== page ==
C.S.Lewis on Puritans and Pagans

You might remember that in C.S.Lewis’ Narnia stories Mr Tumnus the Faun recounts how they used to have jolly times with Bacchus and Silenus. Lewis was criticized for bringing such blatant paganism into his works.

Bacchus? Centaurs? Fauns? Dryads and Naiads?

What was he thinking??!!

In writing to Don Giovanni–a Catholic priest, Lewis commented on the matter and  observed that  modern man was in such a lamentable state that perhaps it was necessary “first to make people good pagans, and after that to make them Christians”.

What did he mean by “good pagans”? He meant that pagans had certain traits that modern men don’t have. They had a sense of the supernatural welling up within the created order. For the pagans the hills were alive with the sound of centaur’s hooves. The skies were alive with the gods of planets and of stars. The trees danced as dryads and the waters danced as naiads. The pagans were cruel and bloodthirsty, but they were also noble in a Stoical kind of way. They were earthy and lusty and violent, but they were also vibrantly alive.

In contrast consider the puritanical atheist of the modern world. Ensconced in his sterile world of steel and glass, he moves about afraid of germs.

He gazes at his iScreen not at the stars. He is obsessed with cleanliness and order. His puritanism doesn’t even have the hellfire, fear and passion of the real Puritans. He’s not only a hollow man, he’s a sterile hollow man–not even a straw stuffed scarecrow, he is a propaganda programed automaton.

He is not only a Puritanical atheist, but he is a prude. He says he is all for sexual freedom, but because of artificial contraception even his sex is narcissistic and sterile. He does the sexual act and is ashamed, not because he is sinful, but because it is dirty. His children are planned like his whole boring little life, and if he happens to love another man, then they go and get a child through semen in test tubes and eggs surgically removed and fertilized in a laboratory by a white rat in a white coat. The rambunctious, lusty, glorious self giving union that gives life reduced to a grubby masturbation, a sterile lab and a surrogate “host” for the “product of conception.”

I call this modern monstrosity of man puritanical for two reasons–first because he is frighteningly puritanical with his prissy rules of political correctness, his snooty entitlement mindset and his seventh grade girly victim mentality, but he is also puritanical because the roots of his illness are in Protestantism.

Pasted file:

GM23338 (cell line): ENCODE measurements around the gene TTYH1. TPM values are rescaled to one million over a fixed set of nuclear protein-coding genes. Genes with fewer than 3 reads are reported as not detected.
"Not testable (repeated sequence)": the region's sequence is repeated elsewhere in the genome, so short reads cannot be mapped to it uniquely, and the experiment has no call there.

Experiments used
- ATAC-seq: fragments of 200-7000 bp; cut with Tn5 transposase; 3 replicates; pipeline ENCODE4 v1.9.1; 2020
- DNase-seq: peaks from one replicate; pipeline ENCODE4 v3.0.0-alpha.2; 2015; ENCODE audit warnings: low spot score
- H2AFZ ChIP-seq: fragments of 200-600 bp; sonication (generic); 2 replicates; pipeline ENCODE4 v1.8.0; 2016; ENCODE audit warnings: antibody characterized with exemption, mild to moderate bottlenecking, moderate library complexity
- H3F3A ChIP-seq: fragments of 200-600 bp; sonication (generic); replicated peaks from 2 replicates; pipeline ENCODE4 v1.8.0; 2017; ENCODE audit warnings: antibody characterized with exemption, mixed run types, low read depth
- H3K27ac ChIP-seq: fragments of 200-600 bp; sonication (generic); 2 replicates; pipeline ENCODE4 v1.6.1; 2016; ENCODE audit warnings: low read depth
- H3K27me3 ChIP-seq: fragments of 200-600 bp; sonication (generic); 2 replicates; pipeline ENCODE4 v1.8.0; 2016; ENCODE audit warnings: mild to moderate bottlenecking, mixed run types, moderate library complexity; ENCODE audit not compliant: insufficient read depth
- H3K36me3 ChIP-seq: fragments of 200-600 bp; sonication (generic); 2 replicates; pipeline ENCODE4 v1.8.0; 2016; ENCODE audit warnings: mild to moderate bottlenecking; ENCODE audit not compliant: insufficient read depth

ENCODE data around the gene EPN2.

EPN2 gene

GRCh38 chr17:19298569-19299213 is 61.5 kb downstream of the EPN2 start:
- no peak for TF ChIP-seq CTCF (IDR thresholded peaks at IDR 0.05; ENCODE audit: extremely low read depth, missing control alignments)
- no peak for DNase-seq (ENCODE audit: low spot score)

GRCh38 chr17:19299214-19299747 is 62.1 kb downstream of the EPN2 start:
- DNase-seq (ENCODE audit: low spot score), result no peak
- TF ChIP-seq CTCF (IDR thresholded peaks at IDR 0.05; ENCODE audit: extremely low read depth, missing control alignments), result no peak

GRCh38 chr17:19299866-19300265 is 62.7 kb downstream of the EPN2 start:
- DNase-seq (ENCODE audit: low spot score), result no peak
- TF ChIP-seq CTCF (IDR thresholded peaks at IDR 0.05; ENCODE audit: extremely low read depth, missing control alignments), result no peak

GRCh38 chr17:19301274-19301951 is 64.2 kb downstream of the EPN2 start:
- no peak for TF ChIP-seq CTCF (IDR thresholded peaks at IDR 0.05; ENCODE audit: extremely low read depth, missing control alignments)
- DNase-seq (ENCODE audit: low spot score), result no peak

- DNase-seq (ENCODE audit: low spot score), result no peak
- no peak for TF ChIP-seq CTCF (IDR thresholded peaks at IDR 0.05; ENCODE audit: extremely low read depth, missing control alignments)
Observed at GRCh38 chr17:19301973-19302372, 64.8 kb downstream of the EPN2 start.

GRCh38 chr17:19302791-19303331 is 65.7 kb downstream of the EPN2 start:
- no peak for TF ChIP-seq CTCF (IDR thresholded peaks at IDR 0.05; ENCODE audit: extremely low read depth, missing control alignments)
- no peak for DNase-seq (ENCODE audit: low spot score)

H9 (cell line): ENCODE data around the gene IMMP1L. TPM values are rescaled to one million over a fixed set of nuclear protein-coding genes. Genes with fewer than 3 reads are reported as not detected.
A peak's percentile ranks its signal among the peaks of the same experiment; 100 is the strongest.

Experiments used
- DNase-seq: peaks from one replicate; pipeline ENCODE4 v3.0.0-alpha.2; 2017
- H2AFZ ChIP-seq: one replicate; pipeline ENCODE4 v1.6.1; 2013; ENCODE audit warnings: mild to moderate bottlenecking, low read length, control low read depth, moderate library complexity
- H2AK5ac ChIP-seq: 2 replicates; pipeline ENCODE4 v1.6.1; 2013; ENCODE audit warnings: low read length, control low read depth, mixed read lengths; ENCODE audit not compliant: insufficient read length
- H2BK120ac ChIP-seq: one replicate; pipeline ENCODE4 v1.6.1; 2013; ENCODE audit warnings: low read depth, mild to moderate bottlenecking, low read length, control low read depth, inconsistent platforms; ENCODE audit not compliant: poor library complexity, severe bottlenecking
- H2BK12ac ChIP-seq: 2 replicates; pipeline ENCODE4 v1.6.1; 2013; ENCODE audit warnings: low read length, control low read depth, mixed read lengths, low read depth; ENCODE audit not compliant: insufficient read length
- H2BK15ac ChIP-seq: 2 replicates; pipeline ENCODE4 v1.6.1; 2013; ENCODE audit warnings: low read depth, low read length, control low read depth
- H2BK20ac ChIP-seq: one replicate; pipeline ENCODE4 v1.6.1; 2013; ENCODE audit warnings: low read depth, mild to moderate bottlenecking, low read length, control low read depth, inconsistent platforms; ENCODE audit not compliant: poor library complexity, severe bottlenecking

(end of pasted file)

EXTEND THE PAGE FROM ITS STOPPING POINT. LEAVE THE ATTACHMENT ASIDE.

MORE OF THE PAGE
It was Protestantism that produce Puritanism. They had to purge Catholicism of all that “worldly stuff” like statues and art, music and architecture, festivals and processions, sacrifice and priests, incense and flowers and settle instead for bare whitewashed preaching barns. No saints. No angels. No festivals or fasts. No confession or priests or Mother of God or miracles or anything that makes religion religion really.

The irony is that Protestantism– so intent on avoiding a religion of good works, soon became the ultimate expression of a religion of good works. The Puritans had to create an Eden on earth, with their utopianism they had to work hard to produce their utopia and force others to help them build it and so produced the ultimate system of good works and legalism.

They replaced real religion by all that was staid and staunch, starched and parched, and once their utopianism ceased to be religious it became even more legalistic, frightened and twisted…and atheistic to boot.

So, as usual, C.S.Lewis was right.

There is little hope for this puritanical atheist.

What is frightening is that the Catholic Church for the last sixty years has been stumbling over itself to replicate the same kind of sterile, dull and dry religion that the Protestants have promoted. We’ve grubbed out the gothic and brought in the brutal. We’ve torn down the Baroque temple and built the sterile auditorium. We’ve stripped the altars and the priests and re-dressed them in polyester and felt banners. We’ve emasculated the mystery and substituted bland, suburban good manners for supernatural, heroic holiness.

Perhaps what is needed is for us to learn how to be good pagans, and Catholics have the best chance at that, for beneath the barren surface we still have the chance for festivals and jollities. Beneath the plastic and polyester we still have a religion of blood and thunder, sacrifice and worship. We have an incarnation and sacramental religion that reminds us that there was much good in paganism, and among the goods was an ability to rejoice.

So we should remember with the bellicose Belloc that “Wherever the Catholic sun doth shine,There’s always laughter and good red wine.At least I’ve always found it so.

Benedicamus Domino!’

2018-05-15T18:02:05+00:00 May 15th, 2018|Categories: Blog|1 Comment

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